- Teens’ brains make them more vulnerable to suicide
- Everyone Can Play a Role in the Conversation about Mental Health: Faith-Based Organizations Fact Sheet
- Information for Faith-Based and Community Leaders: Mental Health Talking Points for Faith-Based Communities
- High rates of suicide in Chicago, suburbs raise red flags, Chicago Tribune
- Talking About Suicide and LGBT Populations
Suicide Prevention in the Emergency Department
Newton, A. S., Hamm, M. P., Bethel, J., Rhodes, A. E., Bryan, C. J., Tjosvold, L., et al. (2010). Pediatric suicide-related presentations: A systematic review of mental health care in the emergency department. Annals of Emergency Medicine, 36(6), 649-659.
A research review reported that the most promising strategies for preventing suicides among children and adolescents treated for suicide-related issues in emergency departments (EDs) are transition interventions that combine brief educational interventions with follow-up care. Transition interventions were found to (1) reduce the risk of future suicides, (2) reduce future hospitalizations for suicide-related issues, and (3) increase the likelihood that patients would complete treatment (such as follow-up sessions with a mental health professional) after being discharged from the ED. Interventions that take place only during the patient’s initial visit to the ED or only after discharge from the ED have not been found to be as effective.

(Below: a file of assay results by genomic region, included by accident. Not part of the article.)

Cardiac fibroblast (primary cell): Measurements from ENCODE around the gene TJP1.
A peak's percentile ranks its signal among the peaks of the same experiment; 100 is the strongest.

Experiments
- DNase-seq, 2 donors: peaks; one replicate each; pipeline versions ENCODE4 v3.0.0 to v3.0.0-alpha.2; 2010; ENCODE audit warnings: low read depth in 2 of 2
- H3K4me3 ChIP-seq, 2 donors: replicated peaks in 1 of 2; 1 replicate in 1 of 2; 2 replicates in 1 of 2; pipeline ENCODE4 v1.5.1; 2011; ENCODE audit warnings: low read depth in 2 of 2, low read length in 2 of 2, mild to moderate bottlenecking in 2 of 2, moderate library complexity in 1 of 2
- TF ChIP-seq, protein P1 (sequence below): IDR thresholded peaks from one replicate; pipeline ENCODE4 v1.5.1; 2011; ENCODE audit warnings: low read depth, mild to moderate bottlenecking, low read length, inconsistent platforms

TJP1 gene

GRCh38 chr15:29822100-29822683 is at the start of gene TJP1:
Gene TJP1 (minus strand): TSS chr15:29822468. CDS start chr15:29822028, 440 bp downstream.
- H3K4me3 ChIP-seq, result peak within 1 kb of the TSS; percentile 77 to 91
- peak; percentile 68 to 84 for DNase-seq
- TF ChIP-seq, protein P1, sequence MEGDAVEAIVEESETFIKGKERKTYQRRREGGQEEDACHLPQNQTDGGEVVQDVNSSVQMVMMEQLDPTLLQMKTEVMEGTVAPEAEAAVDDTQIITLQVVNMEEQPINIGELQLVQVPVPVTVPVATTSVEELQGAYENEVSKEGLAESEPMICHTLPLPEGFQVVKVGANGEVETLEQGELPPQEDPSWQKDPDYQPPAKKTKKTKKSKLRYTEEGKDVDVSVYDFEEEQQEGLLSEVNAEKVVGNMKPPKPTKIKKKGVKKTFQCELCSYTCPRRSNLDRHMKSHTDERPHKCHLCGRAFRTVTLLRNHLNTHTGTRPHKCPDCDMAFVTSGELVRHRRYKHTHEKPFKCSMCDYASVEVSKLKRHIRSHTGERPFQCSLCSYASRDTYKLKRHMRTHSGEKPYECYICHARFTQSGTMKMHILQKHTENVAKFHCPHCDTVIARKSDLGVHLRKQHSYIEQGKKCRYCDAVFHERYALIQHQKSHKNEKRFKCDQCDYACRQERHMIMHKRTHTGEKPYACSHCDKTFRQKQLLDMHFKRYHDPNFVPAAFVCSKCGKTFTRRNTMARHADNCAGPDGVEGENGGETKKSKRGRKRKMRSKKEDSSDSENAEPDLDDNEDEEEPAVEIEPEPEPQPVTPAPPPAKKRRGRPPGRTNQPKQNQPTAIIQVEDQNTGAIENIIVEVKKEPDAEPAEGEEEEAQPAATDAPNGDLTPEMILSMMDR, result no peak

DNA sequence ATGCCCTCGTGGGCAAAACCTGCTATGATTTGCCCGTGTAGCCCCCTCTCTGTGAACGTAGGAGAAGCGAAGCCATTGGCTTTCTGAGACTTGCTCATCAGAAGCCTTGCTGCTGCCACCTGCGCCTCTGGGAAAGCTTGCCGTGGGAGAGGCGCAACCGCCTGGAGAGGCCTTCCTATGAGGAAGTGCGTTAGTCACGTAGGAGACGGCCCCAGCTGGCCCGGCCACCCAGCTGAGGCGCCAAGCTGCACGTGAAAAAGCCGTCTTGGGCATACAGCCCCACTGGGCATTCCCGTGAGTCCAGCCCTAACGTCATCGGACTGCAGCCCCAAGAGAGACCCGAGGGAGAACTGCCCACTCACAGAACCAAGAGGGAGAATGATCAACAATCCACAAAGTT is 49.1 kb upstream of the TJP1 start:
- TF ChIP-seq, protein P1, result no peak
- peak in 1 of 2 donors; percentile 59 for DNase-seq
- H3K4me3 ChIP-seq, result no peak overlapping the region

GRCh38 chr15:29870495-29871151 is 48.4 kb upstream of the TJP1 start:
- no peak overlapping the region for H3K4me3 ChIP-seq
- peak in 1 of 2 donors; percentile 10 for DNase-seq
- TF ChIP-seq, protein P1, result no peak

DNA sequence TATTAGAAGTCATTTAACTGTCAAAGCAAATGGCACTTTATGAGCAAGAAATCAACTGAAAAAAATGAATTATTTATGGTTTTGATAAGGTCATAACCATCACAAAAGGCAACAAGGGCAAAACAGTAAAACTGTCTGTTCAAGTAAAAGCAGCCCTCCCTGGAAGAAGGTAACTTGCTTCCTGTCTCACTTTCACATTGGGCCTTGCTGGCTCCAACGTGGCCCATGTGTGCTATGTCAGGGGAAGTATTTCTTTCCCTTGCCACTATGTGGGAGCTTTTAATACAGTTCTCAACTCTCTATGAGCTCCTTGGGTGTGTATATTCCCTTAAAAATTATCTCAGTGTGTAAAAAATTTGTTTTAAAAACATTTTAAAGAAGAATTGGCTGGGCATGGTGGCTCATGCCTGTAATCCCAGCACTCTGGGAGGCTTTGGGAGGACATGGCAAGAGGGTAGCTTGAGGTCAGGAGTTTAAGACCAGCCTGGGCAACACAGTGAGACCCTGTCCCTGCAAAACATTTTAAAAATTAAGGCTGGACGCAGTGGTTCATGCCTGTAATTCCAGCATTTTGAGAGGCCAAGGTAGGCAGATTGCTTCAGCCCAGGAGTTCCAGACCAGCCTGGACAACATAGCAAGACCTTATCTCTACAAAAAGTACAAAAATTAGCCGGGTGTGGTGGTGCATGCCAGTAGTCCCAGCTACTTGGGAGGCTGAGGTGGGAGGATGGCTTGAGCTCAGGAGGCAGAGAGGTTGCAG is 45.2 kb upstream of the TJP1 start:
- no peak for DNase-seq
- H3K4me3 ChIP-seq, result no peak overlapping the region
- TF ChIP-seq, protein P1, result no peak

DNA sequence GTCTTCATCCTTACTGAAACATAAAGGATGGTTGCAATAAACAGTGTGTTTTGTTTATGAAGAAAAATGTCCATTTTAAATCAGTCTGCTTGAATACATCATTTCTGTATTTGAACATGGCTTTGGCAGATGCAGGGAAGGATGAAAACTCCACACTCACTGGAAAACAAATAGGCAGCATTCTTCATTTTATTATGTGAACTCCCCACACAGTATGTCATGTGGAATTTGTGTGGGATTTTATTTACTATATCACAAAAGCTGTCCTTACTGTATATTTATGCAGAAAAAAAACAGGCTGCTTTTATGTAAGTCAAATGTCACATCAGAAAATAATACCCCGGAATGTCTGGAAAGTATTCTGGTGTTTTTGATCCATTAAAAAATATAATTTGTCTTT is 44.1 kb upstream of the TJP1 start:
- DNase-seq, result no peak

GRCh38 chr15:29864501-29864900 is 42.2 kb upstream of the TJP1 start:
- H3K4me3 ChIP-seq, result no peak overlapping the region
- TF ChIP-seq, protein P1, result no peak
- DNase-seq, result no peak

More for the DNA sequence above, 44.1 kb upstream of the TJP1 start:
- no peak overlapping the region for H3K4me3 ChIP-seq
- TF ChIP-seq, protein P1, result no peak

The authors point out that the number of people treated for suicide-related injuries has increased during the past ten years while hospitalizations of these patients have decreased. Thus, EDs are a critical venue for preventing suicide among people whose behavior shows they are at an extremely elevated risk for suicide, but who are often treated for their physical injuries and released with little probability they will receive appropriately sustained follow-up care.
Read the complete study at www.annemergmed.com.